Consider this remarkable sentence in the New York Times last winter: “Brandishing new data showing that the drug industry earns higher profits and pays lower taxes than most other industries, White House officials say drug companies may bring price controls on themselves if they continue to resist President Clinton’s plan to have Medicare provide pharmaceutical benefits.” This was said to be the “personal view” of Daniel N. Mendelson, associate director of President Clinton’s Office of Management and Budget. Yet Mendelson was speaking for the President.
What does it mean to say that the pharmaceutical companies “resist” President Clinton’s plan? If the companies have launched a guerrilla war against the government, the newspapers have missed the story. So I presume the resistance consists of speech, printed materials, and lobbying—all protected by the U.S. Constitution (not to mention the philosophy of natural rights) at last check.
The administration, then, is saying that if the companies continue peacefully to oppose its plan, they will lose their freedom to set the prices of their products. That’s a tough choice: the freedom to speak in defense of their freedom or the freedom to control their property. Unfortunately, the companies dropped their opposition. Where was the bellow of protest from the “civil libertarians”?
Ironically, the plan being resisted would bring price controls anyway. Under the proposed Medicare expansion, the federal government would become the buyer of the elderly’s prescription drugs. Anyone who thinks that wouldn’t give the government the power to set prices hasn’t thought about the matter. The feds may not control prices immediately, but when the inevitable price spiral sets in, as the elderly act as if the drugs are free (or cheap), price controls will be the next stage. That’s what happened with Medicare. At first the government did not set prices. The system operated on a cost-plus basis. But when prices soared, the government started a series of price-control schemes. It’s one reason that doctors are increasingly reluctant to see Medicare patients.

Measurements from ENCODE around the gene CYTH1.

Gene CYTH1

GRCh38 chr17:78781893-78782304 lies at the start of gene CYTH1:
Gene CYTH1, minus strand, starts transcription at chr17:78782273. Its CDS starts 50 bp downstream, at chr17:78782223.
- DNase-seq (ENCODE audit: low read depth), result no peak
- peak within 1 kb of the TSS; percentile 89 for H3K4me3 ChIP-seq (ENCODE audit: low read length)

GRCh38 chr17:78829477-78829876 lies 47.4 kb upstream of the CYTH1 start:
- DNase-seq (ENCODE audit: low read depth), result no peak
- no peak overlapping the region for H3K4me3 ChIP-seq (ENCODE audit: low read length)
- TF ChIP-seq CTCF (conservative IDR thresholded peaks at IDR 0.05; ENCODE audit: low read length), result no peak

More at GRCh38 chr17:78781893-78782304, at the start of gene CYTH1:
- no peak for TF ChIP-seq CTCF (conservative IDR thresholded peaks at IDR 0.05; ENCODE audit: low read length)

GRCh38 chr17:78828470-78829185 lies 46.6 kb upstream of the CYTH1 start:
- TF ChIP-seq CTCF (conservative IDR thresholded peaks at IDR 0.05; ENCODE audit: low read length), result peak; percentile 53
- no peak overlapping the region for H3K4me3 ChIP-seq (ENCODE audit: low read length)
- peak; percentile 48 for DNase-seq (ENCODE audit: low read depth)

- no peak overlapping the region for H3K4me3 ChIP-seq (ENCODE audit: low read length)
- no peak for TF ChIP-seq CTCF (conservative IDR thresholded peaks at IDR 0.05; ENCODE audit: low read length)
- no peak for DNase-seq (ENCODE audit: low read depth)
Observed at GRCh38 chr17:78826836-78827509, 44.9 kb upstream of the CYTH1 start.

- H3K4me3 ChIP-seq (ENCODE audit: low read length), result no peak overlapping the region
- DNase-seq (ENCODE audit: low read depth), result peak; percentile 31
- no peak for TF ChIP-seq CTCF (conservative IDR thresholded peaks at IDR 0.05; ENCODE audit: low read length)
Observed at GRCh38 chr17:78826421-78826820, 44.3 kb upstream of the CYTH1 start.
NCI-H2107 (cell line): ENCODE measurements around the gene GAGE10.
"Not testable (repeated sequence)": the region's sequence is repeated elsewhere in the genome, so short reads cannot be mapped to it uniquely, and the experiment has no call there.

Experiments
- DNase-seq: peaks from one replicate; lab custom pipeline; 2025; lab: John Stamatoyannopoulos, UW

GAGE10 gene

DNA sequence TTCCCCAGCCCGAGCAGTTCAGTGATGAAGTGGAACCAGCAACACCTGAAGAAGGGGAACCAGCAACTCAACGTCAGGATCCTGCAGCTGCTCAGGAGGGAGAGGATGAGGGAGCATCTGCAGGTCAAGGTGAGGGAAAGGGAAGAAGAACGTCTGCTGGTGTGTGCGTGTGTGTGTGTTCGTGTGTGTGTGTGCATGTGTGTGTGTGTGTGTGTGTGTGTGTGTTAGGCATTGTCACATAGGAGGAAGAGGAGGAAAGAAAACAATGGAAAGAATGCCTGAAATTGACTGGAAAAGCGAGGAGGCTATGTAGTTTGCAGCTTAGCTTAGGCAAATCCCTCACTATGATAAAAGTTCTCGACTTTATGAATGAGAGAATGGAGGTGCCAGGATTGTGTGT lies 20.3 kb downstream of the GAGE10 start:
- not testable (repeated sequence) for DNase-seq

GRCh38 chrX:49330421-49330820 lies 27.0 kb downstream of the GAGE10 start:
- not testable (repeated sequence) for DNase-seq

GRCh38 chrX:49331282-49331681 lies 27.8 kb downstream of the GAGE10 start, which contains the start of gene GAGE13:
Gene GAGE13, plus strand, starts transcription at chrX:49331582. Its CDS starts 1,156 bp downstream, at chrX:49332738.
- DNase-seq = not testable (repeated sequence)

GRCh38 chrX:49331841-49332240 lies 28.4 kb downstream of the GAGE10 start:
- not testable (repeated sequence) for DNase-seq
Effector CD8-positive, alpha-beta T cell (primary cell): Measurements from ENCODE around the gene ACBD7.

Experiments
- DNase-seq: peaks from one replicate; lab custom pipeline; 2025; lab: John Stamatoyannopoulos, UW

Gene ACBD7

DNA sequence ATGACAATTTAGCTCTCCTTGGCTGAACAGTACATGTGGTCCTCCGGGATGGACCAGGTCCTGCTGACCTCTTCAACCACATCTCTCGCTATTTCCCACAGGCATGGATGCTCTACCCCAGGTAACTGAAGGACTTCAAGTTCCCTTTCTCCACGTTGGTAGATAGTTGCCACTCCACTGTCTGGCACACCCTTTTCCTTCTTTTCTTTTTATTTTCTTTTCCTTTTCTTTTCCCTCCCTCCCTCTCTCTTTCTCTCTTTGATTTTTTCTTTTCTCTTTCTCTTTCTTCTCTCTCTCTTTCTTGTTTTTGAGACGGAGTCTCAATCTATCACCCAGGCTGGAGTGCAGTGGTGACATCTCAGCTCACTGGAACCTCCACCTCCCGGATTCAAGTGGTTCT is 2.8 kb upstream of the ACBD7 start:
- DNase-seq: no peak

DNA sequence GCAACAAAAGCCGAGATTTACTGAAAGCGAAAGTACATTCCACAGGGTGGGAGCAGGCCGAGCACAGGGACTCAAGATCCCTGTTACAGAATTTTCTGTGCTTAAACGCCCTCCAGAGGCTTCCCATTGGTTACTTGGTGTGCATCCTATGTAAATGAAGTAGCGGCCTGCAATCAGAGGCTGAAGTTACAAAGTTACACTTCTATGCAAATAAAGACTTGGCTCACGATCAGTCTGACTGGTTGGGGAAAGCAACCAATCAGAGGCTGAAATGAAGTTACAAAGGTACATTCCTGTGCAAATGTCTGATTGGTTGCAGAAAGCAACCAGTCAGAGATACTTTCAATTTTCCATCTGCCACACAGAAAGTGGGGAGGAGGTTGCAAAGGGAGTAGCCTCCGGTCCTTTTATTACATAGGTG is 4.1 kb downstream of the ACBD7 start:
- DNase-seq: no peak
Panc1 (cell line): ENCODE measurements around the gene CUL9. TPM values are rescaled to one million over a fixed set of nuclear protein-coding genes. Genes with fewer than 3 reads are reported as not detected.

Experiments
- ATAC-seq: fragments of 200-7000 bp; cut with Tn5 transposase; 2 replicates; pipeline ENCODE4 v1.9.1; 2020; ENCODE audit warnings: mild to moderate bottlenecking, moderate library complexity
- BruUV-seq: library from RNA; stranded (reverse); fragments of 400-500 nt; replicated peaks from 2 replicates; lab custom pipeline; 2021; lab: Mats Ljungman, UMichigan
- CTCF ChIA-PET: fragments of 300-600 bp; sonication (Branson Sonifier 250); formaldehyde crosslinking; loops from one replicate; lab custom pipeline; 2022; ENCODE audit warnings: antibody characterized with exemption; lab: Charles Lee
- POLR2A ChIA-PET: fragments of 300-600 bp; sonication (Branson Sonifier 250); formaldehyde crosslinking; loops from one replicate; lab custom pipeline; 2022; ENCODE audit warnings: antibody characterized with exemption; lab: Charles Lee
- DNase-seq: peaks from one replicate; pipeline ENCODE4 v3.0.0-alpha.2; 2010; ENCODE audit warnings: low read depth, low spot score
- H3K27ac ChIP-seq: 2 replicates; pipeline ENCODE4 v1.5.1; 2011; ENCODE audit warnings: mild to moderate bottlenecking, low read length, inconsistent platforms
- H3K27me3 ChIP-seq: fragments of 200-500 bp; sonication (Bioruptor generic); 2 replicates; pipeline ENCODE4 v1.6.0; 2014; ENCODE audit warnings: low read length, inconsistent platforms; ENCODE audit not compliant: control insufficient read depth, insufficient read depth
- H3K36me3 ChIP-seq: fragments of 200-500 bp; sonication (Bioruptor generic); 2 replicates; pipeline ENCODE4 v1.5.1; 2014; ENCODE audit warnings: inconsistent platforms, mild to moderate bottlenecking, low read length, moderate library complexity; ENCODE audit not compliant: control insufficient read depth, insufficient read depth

Economic theory and at least 4,000 years of experience with price ceilings lead to one inescapable conclusion: they create shortages. To understand this, we have to begin with the principle that prices in a market are not the result of businessmen’s kindness or callousness. While capitalists own their means of production in the moral-legal sense, economically speaking they hold them at the pleasure of consumers. Although business owners typically seek to maximize their revenues, and set prices accordingly, their decisions are subject to the preferences, needs, tastes, and whims of potential buyers, who are constantly being wooed by sellers of competing products. (See my article “Captain Consumer” in The Freeman, February 1999.)
Thus entrepreneurs are limited by the competitive process in what they can charge for their products. If the market price for a product is too low to enable an entrepreneur to bid the necessary scarce resources (labor, raw materials, and so on) away from other uses, that’s a signal that consumers want the resources devoted to other purposes. But if consumers are willing to pay a price that covers the entrepreneur’s expenses and yields an attractive profit, they are signaling that the project is worthwhile compared to alternatives. Profits are the rewards the entrepreneur reaps by noticing hitherto unattended-to consumer needs: the higher the profits, the bigger the previous oversight.